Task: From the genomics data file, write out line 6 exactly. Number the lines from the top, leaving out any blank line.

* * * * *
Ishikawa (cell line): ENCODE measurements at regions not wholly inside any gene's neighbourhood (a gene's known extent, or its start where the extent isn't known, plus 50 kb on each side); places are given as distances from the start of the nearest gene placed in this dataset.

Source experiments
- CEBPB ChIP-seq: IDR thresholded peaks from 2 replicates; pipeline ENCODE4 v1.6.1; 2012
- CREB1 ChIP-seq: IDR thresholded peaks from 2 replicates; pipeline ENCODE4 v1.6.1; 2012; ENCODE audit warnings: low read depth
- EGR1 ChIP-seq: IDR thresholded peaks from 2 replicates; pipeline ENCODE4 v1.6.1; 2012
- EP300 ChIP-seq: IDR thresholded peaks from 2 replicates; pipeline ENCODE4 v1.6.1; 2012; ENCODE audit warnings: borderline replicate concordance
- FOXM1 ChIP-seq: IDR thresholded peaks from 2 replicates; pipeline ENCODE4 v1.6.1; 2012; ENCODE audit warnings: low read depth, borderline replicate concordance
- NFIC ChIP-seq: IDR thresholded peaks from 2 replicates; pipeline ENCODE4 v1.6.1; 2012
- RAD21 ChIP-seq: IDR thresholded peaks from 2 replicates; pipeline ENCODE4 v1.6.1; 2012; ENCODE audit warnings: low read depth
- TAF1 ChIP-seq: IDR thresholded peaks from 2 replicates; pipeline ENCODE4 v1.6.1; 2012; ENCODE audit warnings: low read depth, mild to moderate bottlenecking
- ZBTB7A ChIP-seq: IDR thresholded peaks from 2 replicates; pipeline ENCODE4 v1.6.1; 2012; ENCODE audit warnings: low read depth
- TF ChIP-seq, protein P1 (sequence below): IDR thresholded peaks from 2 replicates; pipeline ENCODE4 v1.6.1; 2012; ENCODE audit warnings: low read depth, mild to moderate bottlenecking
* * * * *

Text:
- EP300 ChIP-seq: IDR thresholded peaks from 2 replicates; pipeline ENCODE4 v1.6.1; 2012; ENCODE audit warnings: borderline replicate concordance